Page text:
—Hilary Hahn, Saint Paul Sunday

 

17 thoughts on “hilary hahn and the myth of perfection

  1. Peter Chun

    Dear Charles:

    I really enjoyed this post! Fine writing, summing up very well (and accurately, I believe) all that Hilary Hahn is. I admire her like no other in the current generation of string playing artists.

    Peter Chun

    Reply
  2. Sal Peralta

    The Nielsen concerto has never held much appeal to me, but we wanted to see Hahn perform so we went anyway. She really breathed a lot of life into that piece, and I left the Schnitz on Sunday thinking that there are very few soloists who can really pull off that concerto because it seems so demanding compared to some of the more familiar ones in the canon of violin concerti. As to the encore… Was that the Sarabande? I thought that she played Gigue in D-minor.

    Reply
      1. Sal Peralta

        Thanks, I really enjoyed the show. I am really looking forward to seeing you play the Sibelius violin concerto with Joshua Bell. So glad that we have such a wonderful orchestra in Portland.

        Reply
  3. Frank Ellis

    She is just so gifted at making music and not just playing notes. I am just a fiddle player who can read music just well enough to lose my place in a Mel Bay Book One for Violin…But of all the present day violinist, Hilary is the one to listen to for tone and phrasing…Great job as always…

    Reply
  4. Warren Shapiro

    Mr. Noble,

    Exceedingly well written, insightful and informative piece on Ms. Hahn! I have been a huge fan of her’s for years but I don’t have the musical “vocabulary” that you have…to say nothing of your insights and perspectives which were wonderful! Thank you so much for sharing!

    Warren Shapiro
    Westport, CT

    Reply
  5. Hunab Flores Alcántara

    Such an eloquent and accurate article, very deserving of Mrs. Hahn. I could not stop laughing when you were describing the look in her face that said “this will not happen again”, one can immediately picture that moment. Anyway, thank you Mr. Noble for this great insight!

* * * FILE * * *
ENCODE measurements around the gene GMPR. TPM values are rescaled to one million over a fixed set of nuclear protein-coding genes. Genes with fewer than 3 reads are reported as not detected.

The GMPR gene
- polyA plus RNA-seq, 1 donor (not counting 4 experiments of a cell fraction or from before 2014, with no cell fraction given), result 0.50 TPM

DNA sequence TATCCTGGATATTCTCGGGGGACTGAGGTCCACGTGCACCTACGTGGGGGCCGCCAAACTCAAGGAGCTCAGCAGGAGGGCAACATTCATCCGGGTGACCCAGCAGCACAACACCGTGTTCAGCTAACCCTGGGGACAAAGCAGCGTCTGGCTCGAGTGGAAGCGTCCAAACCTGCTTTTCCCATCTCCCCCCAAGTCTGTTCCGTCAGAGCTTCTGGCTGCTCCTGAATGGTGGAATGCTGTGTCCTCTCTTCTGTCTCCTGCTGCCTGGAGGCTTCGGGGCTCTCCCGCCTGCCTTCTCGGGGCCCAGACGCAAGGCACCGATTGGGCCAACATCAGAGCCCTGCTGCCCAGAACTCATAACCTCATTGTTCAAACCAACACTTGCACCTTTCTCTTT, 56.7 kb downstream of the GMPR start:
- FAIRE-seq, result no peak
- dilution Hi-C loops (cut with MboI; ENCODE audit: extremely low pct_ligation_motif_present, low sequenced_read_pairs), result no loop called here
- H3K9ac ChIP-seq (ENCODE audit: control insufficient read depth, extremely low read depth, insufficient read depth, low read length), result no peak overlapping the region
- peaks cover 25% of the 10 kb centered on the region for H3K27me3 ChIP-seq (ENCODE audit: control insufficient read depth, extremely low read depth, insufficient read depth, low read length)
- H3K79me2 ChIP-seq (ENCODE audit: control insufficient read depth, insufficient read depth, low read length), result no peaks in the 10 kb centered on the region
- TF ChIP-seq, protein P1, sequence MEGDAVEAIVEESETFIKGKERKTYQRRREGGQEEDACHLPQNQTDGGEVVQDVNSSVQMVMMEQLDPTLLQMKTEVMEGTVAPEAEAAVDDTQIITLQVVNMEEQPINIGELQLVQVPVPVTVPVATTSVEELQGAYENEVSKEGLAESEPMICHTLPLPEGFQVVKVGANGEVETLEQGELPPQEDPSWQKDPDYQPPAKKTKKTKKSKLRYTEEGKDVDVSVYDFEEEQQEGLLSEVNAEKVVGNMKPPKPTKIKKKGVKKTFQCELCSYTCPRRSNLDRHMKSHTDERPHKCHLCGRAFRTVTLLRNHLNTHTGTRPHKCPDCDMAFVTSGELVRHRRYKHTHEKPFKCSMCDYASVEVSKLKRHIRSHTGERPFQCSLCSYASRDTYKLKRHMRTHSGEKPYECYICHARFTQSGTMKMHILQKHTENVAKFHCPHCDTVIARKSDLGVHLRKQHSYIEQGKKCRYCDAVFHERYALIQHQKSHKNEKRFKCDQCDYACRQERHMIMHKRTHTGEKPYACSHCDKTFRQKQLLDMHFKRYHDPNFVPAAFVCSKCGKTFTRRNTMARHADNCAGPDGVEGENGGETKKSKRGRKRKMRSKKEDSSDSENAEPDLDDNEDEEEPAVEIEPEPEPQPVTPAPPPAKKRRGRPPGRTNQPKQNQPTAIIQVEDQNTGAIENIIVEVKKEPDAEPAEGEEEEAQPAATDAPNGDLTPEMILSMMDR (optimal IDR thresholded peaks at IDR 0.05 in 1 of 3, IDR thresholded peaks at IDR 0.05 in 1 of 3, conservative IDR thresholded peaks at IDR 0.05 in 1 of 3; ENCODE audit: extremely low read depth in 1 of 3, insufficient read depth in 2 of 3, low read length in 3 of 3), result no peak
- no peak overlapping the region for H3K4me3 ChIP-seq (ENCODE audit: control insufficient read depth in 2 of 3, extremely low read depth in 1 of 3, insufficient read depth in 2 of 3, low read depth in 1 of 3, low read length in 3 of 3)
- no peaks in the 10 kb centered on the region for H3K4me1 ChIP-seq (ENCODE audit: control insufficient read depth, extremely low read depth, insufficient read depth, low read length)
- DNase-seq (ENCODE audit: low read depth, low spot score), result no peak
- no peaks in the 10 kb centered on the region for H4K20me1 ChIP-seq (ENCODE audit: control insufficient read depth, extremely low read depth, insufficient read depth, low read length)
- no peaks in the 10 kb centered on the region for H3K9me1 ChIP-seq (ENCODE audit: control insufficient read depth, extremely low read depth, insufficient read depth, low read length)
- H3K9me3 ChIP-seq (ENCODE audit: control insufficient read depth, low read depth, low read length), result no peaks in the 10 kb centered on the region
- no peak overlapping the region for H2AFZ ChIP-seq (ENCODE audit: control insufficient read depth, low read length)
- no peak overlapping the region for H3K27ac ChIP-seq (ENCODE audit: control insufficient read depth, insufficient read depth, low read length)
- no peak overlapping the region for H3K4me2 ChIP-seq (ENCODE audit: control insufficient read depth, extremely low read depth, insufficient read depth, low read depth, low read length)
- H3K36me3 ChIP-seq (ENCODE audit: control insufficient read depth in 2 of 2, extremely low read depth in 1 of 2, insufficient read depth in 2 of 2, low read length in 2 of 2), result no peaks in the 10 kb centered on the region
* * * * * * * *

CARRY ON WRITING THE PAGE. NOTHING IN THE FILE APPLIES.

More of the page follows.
Best regards!

    Reply
  6. Jay Stroud

    Aristotle imagined four elements – earth, air, fire and water – composed the universe as humans know it. In the modern world, perhaps one might see four other forces that make human life what – for better and worse – it is: brain – the physical structure; mind – culture, language, religion, art, music; reality – the physical presence everywhere in and around us; the infinite – god, infinity, the universe. If one imagines a pyramid with only these four sides, they each touch and affect the other, give each both boundary and intersection. Hilary Hahn unites them all, as well as earth, air, fire and water – into the unearthly beauty life can, but rarely, truly achieve.

    Reply
  7. Reid Blickenstaff

    I have also been fortunate to hear her play live twice: in Los Angeles with the LA Chamber Orchestra doing the three best-known Bach concertos (A major, E major, and D minor double with the concertmaster playing the other solo part); and her own recital in Seattle’s Benaroya Hall with a piano player. On the latter, she played a large portion of Charles Ives’s sonatas for violin. She displayed a luminosity unmatched in my memory and certainly not attainable in a recording — because of her presence. As a violist, I, too, am in awe of her bowing technique and so in Seattle I watched closely. Her bow was closer to the bridge than the fingerboard all evening. Not that there weren’t colors — there were. But she gets that great sound with great technique, no doubt.

    Reply
  8. Jeffrey Levenson

    I enjoy her playing but I think those ahead of her are in another league: Kavakos, Vengerov, Shaham, Mullova etc.

    Reply
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  11. Phil Sindlinger

    I really enjoyed reading these and especially hearing what she had to say about Bach. Before I forget all the music in us, I would like to hear her play Bach someday and meet her some year, in person.

    Reply
    1. Phil Sindlinger

      This oafish ignoble violist could not care less for the Beach Boys in this respect. Bach, Bach… Whatever… Any competition or comparison to another violinist does not faze me. Violin hazing is always present. She is the best in what she plays.

      Reply
  12. bob

    When I was searching the web for an interpretation of BWV 1041 Concerto for violin, I did the Stern, Perlman and others, but found a ceratain verve lacking, that magic undefined, the Fire. I never even heard of Hilary Hahn before that time, and so chanced upon her while browsing. Boy, was I nailed to my screen when her first opening notes emerged; I think I forgot to breathe during her performance! She became the Flame!

    Reply